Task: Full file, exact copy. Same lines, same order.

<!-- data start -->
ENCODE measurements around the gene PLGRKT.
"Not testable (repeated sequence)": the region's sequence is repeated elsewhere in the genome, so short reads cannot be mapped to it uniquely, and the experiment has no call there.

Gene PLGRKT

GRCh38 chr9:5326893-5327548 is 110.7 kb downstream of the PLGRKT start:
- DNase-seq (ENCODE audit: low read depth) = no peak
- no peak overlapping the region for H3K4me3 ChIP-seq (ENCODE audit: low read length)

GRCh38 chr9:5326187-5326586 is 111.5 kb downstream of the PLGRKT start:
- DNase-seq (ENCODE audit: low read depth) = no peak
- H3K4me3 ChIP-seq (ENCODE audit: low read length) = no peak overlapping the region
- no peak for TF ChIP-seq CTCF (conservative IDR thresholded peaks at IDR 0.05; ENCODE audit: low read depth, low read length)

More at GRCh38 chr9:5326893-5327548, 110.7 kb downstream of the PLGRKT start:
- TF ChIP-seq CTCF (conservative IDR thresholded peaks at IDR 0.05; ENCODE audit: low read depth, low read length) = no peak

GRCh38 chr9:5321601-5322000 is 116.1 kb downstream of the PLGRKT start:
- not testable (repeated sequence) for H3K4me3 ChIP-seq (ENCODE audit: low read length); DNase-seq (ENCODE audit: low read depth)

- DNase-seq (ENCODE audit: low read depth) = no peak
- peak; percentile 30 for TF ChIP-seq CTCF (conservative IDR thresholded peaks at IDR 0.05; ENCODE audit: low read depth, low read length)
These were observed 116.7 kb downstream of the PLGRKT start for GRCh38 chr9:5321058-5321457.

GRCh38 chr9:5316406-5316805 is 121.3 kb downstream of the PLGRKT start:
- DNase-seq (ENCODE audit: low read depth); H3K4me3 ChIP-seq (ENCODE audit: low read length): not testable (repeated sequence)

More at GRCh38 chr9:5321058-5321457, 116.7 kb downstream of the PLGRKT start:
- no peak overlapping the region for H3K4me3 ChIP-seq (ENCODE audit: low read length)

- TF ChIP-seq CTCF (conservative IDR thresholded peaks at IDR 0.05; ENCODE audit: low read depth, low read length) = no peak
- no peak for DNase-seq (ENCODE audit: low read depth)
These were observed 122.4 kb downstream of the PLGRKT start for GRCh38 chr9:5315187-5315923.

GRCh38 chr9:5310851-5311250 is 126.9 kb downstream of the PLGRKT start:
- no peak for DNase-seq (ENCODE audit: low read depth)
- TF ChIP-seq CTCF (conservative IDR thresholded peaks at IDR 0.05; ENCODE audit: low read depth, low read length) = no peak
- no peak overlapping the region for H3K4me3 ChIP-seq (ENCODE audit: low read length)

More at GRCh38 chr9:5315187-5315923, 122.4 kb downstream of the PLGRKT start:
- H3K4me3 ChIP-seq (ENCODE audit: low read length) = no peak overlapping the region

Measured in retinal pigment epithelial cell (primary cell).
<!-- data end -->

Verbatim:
ENCODE measurements around the gene PLGRKT.
"Not testable (repeated sequence)": the region's sequence is repeated elsewhere in the genome, so short reads cannot be mapped to it uniquely, and the experiment has no call there.

Gene PLGRKT

GRCh38 chr9:5326893-5327548 is 110.7 kb downstream of the PLGRKT start:
- DNase-seq (ENCODE audit: low read depth) = no peak
- no peak overlapping the region for H3K4me3 ChIP-seq (ENCODE audit: low read length)

GRCh38 chr9:5326187-5326586 is 111.5 kb downstream of the PLGRKT start:
- DNase-seq (ENCODE audit: low read depth) = no peak
- H3K4me3 ChIP-seq (ENCODE audit: low read length) = no peak overlapping the region
- no peak for TF ChIP-seq CTCF (conservative IDR thresholded peaks at IDR 0.05; ENCODE audit: low read depth, low read length)

More at GRCh38 chr9:5326893-5327548, 110.7 kb downstream of the PLGRKT start:
- TF ChIP-seq CTCF (conservative IDR thresholded peaks at IDR 0.05; ENCODE audit: low read depth, low read length) = no peak

GRCh38 chr9:5321601-5322000 is 116.1 kb downstream of the PLGRKT start:
- not testable (repeated sequence) for H3K4me3 ChIP-seq (ENCODE audit: low read length); DNase-seq (ENCODE audit: low read depth)

- DNase-seq (ENCODE audit: low read depth) = no peak
- peak; percentile 30 for TF ChIP-seq CTCF (conservative IDR thresholded peaks at IDR 0.05; ENCODE audit: low read depth, low read length)
These were observed 116.7 kb downstream of the PLGRKT start for GRCh38 chr9:5321058-5321457.

GRCh38 chr9:5316406-5316805 is 121.3 kb downstream of the PLGRKT start:
- DNase-seq (ENCODE audit: low read depth); H3K4me3 ChIP-seq (ENCODE audit: low read length): not testable (repeated sequence)

More at GRCh38 chr9:5321058-5321457, 116.7 kb downstream of the PLGRKT start:
- no peak overlapping the region for H3K4me3 ChIP-seq (ENCODE audit: low read length)

- TF ChIP-seq CTCF (conservative IDR thresholded peaks at IDR 0.05; ENCODE audit: low read depth, low read length) = no peak
- no peak for DNase-seq (ENCODE audit: low read depth)
These were observed 122.4 kb downstream of the PLGRKT start for GRCh38 chr9:5315187-5315923.

GRCh38 chr9:5310851-5311250 is 126.9 kb downstream of the PLGRKT start:
- no peak for DNase-seq (ENCODE audit: low read depth)
- TF ChIP-seq CTCF (conservative IDR thresholded peaks at IDR 0.05; ENCODE audit: low read depth, low read length) = no peak
- no peak overlapping the region for H3K4me3 ChIP-seq (ENCODE audit: low read length)

More at GRCh38 chr9:5315187-5315923, 122.4 kb downstream of the PLGRKT start:
- H3K4me3 ChIP-seq (ENCODE audit: low read length) = no peak overlapping the region

Measured in retinal pigment epithelial cell (primary cell).